The beauty in my daughter’s simple statement, of course, is the space it holds for multiple truths about herself. She acknowledges her own intellectual strength, without dismissing her fallibility, and the skill to do so is both powerfully healing and tragically lacking in Western culture. Too often our fragile egos and a perversely overwhelming drive to protect them gets in the way of doing the most important social justice work before us—the work we must perform on ourselves.

Take me as an example. I use ableist language. Not as often as I once did, but more often than I’m proud to admit. “Stupid, lame, crazy,” are all words attaching negative value to human states of being none of us are qualified to judge. “Crazy” is just a derogatory term for “mentally ill,” “lame” is a word that demeans the differently abled, and “stupid” is a word to describe someone as intellectually inferior to oneself. So if you stop and think about what it actually means to use one of those terms as an insult or as a descriptor, you start to really feel like an asshole. “She’s acting so mentally ill!” Is it empathetic and justice-seeking to demean someone for presenting signs of needing help or treatment? Of course not. This language is intensely problematic, and the damaging assumptions and stereotypes it upholds need to go.

Yet when someone points out that I’m using ableist language in a given moment, what happens? Honestly, it hurts my feelings for a minute, and a small part of me wants to shout out, “That’s not what I meant!” Still, I resist this urge, and I thank whoever is calling me out, because I understand intellectually that my problematic behavior doesn’t make me worthless or unlovable. It just means my good intentions aren’t serving me well through my language, and I need to make some adjustments. I’m an empathetic human being. But sometimes I’m problematic.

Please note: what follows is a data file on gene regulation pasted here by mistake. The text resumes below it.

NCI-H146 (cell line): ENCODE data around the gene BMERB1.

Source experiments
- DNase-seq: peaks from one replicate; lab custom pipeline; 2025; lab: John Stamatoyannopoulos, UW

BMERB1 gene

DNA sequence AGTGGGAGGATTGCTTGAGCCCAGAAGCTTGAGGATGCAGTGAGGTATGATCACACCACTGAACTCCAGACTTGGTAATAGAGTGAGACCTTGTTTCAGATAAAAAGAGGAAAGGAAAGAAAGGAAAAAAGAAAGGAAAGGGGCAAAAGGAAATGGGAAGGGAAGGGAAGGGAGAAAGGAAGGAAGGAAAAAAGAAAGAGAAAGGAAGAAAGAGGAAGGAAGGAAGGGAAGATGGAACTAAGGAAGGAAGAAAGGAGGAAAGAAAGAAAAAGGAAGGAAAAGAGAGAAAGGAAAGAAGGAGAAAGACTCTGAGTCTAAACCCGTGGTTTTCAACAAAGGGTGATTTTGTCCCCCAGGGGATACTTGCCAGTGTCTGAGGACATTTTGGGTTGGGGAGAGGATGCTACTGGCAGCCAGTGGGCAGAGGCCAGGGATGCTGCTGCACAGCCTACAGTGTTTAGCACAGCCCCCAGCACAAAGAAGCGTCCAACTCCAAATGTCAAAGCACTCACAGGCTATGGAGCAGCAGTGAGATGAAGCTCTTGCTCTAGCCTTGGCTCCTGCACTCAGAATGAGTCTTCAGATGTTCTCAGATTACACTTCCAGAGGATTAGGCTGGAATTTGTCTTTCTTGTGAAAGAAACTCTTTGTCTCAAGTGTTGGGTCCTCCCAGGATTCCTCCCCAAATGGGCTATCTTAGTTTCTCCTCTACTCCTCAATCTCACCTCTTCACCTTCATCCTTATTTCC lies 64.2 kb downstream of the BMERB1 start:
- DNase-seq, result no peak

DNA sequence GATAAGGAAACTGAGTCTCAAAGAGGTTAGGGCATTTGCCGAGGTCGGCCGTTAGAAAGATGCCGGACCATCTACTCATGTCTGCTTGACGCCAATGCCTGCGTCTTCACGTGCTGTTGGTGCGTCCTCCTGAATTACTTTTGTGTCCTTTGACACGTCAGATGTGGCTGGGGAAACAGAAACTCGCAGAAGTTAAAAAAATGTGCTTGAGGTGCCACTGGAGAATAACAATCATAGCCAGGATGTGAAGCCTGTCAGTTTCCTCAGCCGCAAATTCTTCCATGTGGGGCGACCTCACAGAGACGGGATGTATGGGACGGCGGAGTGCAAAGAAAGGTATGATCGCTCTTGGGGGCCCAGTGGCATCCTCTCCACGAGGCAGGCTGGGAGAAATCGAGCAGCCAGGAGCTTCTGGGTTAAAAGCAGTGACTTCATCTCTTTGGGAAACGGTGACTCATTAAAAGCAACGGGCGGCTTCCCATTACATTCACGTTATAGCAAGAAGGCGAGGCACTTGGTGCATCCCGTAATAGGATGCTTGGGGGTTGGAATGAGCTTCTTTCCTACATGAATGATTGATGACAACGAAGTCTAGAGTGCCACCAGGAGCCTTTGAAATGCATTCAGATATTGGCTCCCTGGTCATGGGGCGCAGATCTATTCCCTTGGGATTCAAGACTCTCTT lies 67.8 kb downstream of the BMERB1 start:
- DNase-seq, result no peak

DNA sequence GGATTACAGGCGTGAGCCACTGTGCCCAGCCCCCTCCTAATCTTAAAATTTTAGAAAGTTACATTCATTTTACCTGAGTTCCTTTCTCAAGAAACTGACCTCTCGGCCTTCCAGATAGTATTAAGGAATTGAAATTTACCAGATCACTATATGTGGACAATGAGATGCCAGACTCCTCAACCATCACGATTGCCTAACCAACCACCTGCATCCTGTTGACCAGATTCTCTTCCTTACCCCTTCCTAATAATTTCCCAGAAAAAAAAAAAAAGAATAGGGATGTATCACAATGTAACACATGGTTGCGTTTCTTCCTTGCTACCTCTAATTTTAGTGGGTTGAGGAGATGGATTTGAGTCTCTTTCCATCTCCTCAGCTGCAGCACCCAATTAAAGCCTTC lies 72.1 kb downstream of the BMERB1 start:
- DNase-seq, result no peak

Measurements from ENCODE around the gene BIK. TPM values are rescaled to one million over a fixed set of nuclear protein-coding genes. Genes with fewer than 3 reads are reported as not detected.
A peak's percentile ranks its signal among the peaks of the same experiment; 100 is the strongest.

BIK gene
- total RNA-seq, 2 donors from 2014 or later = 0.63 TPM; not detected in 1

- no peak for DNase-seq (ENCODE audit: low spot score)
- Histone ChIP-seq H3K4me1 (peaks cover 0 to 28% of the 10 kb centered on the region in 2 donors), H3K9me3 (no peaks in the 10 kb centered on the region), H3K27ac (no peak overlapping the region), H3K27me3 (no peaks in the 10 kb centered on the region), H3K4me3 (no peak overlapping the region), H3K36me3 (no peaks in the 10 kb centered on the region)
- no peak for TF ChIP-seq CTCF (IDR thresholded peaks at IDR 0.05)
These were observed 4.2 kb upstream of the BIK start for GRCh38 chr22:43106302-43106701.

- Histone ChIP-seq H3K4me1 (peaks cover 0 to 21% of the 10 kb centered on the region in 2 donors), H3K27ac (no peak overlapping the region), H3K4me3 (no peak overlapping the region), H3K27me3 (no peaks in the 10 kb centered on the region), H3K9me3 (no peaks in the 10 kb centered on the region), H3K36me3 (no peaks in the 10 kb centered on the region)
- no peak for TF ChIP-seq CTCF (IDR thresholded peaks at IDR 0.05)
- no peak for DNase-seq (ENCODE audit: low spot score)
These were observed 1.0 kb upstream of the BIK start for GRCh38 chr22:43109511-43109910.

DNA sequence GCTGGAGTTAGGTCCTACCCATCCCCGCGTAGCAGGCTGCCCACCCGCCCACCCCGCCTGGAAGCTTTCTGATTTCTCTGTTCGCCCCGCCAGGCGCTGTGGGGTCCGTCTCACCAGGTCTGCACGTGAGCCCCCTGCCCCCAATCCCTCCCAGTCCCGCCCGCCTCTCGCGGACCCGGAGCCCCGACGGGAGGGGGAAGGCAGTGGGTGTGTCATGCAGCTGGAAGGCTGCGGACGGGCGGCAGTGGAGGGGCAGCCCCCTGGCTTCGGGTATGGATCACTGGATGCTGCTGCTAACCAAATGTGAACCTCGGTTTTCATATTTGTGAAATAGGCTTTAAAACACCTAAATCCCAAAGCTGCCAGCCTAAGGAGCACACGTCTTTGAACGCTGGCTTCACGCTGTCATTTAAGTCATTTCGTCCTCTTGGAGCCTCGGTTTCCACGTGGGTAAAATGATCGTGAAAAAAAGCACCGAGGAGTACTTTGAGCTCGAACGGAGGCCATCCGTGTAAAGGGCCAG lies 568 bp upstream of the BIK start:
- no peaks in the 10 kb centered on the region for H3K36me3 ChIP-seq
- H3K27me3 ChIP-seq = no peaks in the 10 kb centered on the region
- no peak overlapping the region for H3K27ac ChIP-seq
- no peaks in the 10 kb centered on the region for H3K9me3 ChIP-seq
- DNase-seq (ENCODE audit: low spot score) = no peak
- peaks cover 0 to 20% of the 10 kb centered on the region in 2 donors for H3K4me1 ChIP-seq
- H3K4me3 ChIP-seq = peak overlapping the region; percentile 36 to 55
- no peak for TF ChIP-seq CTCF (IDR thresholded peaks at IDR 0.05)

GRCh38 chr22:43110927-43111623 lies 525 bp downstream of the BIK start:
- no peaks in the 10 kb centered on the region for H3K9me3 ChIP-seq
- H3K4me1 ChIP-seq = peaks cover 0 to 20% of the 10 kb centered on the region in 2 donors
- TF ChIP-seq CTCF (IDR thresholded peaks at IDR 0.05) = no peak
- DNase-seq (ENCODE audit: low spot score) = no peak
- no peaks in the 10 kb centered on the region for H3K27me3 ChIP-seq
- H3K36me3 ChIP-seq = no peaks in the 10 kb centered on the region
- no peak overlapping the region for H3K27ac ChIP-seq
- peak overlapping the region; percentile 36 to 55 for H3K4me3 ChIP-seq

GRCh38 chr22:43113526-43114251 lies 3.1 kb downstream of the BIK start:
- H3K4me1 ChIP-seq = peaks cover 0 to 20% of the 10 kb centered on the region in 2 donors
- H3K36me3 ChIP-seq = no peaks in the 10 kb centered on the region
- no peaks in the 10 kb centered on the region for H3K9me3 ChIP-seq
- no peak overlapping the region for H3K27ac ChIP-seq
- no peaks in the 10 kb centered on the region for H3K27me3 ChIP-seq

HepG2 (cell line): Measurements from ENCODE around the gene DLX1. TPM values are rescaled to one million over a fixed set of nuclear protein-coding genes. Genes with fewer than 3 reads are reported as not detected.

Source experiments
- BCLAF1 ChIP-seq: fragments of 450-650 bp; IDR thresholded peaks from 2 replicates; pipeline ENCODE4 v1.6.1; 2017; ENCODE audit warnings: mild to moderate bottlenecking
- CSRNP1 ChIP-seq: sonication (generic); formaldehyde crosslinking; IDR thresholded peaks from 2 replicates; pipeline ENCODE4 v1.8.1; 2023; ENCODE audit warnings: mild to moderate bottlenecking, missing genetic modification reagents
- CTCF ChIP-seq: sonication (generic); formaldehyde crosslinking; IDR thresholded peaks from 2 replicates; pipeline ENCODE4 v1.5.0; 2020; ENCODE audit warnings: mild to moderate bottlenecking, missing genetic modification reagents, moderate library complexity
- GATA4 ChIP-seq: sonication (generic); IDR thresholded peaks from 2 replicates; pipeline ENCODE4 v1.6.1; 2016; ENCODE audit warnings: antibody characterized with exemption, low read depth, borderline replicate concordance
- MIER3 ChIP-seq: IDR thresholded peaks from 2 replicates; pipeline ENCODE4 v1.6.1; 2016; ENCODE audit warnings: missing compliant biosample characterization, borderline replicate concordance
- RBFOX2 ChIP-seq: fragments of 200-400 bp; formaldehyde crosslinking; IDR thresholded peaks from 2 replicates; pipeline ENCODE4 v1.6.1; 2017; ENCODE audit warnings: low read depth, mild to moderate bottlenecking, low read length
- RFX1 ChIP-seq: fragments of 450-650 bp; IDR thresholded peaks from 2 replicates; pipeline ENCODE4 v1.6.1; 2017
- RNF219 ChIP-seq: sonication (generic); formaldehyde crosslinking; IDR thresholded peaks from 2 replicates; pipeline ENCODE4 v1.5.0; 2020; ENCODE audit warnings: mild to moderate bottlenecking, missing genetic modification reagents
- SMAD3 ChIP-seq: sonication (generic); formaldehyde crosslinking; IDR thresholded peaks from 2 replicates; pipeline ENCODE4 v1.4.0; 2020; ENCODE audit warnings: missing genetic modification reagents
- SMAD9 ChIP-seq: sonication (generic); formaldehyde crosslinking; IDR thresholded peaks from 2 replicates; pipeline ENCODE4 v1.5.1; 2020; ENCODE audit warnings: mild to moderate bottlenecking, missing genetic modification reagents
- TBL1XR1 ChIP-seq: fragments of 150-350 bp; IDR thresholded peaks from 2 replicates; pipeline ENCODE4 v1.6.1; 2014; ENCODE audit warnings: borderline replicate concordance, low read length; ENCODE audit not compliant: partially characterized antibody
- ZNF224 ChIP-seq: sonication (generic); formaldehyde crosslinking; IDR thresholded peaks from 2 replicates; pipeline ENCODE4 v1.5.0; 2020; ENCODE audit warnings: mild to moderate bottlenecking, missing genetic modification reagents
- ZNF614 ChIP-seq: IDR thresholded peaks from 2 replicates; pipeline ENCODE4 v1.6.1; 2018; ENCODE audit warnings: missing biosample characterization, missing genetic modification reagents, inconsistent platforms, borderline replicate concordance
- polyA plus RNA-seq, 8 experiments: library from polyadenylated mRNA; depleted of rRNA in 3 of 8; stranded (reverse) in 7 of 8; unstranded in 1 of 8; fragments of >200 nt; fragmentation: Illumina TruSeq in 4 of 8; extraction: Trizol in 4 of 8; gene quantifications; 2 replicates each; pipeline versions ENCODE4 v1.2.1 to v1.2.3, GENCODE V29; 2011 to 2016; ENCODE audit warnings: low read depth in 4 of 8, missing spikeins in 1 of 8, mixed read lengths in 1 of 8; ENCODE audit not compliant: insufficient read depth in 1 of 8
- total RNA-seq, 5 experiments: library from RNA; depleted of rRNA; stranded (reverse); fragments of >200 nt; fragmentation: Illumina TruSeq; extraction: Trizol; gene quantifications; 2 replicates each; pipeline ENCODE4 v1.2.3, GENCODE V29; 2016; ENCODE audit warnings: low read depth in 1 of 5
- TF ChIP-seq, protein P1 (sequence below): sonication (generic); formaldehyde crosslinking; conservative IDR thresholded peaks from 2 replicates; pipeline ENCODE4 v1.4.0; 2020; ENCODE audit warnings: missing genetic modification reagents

So often we seem gripped by an immense fear that admitting we are wrong about anything important disqualifies us from being well-meaning or conscientious individuals. It’s as if the possibility of imperfection lessens the value of anything we bring to the table of humanity, ever. And this dangerous dualism upholds a mountain of oppression and injustice, by preventing us from being accountable for the ways in which we embrace these destructive forces.

When it comes to systematic white supremacy, this dynamic is too prevalent for words. What I need all well-intentioned white folks seeking to be allies to know is this: You are guilty of complicity supporting systemic white supremacy. This is not an accusation of personal immorality. This is an acknowledgment of a devastating ideological poison which has saturated every inch of the globe, leaving no soul untouched, yet remaining largely imperceptible as the air we breathe. Do you ever breathe? You are infected with it. Profoundly. You are not so special or so good as to have somehow magically escaped.